Trust & Probate Litigation

Litigation may be necessary when financial mismanagement of a trust or estate or undue influence is involved in the execution of a will. At the Steburg Law Firm we work to expose malfeasance on the part of executors or trustees. In probate litigation, we consult private investigators and medical professionals when a will departs radically from known, stated wishes of a decedent. In many cases, a thorough review of the history of a will and the actions of the people surrounding the deceased in the latter months and days of his or her life is enough to reveal the presence of undue influence or diminished mental capacity.

If you believe a trust or estate has been mismanaged or believe your deceased family member was manipulated or coerced into changing his or her will, contact Steburg Law Firm today to schedule an appointment and discuss your case.

When Trust or Probate Litigation Is Necessary

The Steburg Law Firm represents clients in regard to the following issues surrounding a trust or will:

  • Failure to file or furnish accurate financial reports for a trust or estate
  • Financial mismanagement of a trust or estate
  • Fraud
  • Inconsistencies in IRA or 401k designations
  • Duress in preparing a will
  • ERISA issues effecting a will or trust
  • Undue influence
  • Mental capacity
  • Violations of fiduciary responsibility

Improper transfer of property or money


Many people ask if they need a will. The answer is yes! If you want to make sure that your property goes to the right people or if you want to simplify the process for your heirs then a will is a necessity. However, wills are not always foolproof. This is where our firm gets involved.

It is important to keep in mind that our firm does not do any estate planning. Our role in handling wills is to defend them from a contest or to represent the contestants themselves or to construe the meaning of the will after it has been probated.

There are other areas of estate litigation besides a will contest that our firm handles including:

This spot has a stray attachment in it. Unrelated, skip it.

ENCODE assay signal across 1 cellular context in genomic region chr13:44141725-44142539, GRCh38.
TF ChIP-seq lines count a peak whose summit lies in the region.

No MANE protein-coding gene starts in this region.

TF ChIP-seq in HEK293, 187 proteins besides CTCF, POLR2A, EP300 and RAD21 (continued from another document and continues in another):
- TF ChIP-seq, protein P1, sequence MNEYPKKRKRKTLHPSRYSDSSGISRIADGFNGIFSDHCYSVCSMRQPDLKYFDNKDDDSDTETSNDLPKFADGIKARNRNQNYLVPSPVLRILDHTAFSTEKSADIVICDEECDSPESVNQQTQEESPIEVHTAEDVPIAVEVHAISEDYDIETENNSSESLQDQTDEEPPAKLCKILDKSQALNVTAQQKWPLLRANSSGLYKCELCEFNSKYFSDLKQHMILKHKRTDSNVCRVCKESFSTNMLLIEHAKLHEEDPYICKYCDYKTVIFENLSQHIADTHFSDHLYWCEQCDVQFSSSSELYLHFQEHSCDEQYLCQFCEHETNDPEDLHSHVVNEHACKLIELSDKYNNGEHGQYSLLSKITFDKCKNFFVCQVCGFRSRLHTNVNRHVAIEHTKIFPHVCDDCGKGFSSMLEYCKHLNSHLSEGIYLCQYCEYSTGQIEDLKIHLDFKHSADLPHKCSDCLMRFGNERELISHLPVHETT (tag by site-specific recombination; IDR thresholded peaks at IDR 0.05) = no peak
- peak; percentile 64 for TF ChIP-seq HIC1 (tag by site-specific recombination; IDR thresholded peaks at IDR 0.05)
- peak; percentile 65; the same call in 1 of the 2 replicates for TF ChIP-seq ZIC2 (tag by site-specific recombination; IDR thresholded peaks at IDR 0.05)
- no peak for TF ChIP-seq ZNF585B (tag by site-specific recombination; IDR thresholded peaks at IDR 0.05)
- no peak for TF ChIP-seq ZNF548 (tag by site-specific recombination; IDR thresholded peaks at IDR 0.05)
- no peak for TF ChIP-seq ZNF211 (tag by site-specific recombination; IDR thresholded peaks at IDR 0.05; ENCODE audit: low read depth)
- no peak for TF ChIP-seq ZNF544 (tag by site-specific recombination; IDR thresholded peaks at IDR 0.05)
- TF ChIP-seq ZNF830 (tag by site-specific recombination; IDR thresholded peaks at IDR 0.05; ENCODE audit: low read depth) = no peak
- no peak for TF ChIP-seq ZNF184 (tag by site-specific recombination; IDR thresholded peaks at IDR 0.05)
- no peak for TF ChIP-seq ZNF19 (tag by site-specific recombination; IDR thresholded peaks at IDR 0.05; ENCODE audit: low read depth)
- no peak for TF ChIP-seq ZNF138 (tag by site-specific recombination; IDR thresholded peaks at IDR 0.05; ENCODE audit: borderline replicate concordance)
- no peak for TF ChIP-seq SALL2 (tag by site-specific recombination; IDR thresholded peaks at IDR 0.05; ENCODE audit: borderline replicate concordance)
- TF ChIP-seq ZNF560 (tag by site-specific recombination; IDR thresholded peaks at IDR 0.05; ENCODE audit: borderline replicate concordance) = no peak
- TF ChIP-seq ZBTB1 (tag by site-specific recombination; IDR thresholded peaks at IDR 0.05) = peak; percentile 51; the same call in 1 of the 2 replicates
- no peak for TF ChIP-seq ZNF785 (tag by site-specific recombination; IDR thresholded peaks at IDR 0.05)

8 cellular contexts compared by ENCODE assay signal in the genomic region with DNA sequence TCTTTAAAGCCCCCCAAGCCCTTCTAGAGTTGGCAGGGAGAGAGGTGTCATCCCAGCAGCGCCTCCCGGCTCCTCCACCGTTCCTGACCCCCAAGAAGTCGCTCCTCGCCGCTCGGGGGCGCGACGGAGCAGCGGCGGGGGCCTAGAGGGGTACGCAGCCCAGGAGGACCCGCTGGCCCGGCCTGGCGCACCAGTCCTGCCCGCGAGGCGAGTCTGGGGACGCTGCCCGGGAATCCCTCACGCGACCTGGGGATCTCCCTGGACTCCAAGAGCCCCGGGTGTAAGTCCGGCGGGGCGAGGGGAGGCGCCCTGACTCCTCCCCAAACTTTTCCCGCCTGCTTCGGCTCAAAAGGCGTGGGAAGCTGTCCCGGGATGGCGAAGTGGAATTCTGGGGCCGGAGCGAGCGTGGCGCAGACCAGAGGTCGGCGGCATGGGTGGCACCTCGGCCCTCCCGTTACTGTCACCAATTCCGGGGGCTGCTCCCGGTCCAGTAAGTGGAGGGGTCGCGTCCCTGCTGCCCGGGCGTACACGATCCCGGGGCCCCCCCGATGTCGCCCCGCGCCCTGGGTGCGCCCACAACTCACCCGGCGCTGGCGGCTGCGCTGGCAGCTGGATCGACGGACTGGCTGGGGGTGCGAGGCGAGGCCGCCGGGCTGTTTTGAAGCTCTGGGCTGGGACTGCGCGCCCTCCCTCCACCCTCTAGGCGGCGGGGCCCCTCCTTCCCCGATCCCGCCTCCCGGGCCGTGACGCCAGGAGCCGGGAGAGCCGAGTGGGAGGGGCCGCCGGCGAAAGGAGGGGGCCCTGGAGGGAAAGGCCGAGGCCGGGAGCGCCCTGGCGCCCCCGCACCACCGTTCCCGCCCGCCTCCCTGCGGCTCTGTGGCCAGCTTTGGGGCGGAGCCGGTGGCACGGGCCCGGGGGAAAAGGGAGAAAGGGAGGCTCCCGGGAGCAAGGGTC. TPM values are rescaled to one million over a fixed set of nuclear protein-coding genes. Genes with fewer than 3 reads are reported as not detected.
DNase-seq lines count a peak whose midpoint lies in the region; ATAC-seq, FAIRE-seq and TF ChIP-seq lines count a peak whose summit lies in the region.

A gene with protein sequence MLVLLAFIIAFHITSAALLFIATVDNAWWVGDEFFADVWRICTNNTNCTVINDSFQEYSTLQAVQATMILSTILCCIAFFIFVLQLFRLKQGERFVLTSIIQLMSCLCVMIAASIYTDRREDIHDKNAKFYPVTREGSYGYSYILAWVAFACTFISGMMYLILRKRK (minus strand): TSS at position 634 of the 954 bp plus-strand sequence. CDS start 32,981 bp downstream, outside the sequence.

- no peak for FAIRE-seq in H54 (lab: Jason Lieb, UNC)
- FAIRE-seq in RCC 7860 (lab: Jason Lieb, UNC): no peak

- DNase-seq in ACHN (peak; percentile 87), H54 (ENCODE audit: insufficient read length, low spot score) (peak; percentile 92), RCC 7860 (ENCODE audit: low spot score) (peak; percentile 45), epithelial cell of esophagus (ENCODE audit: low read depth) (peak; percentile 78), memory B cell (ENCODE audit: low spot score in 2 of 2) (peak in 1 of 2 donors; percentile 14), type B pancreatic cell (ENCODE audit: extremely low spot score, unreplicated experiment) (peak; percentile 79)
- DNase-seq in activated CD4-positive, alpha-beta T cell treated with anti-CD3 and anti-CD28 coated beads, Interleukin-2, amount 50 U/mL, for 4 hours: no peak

• Demands for an accounting
  • Breach of fiduciary duty claims against executors and administrators
  • Removal of executors and administrators
  • Heirship determinations

Will contests make up a large part of our practice. Any person who has an interest in or appears to have an interest in an estate can contest a will. There are various reasons why someone would challenge a loved one’s will. Typically, we see complaints of improper execution, testator incapacity, duress, fraud, or undue influence.

For a will to be valid, a testator, the creator of the will, must have testamentary capacity. Testamentary capacity means, among other things, that testators know the extent of their property, that they want to make a will, who their heirs are, and what they want to do with their property. They must be able to consider all of these factors at the same time, understand the relationship between each, and make a reasonable judgment as to these elements

A person can contest a will up to two years after the will is admitted to probate, with some exceptions that allow one to contest more than two years after. But one can also file a contest before the will is probated – meaning, after a will is filed but before the court has found it to be valid. The timing is often a critical factor which should be considered quickly.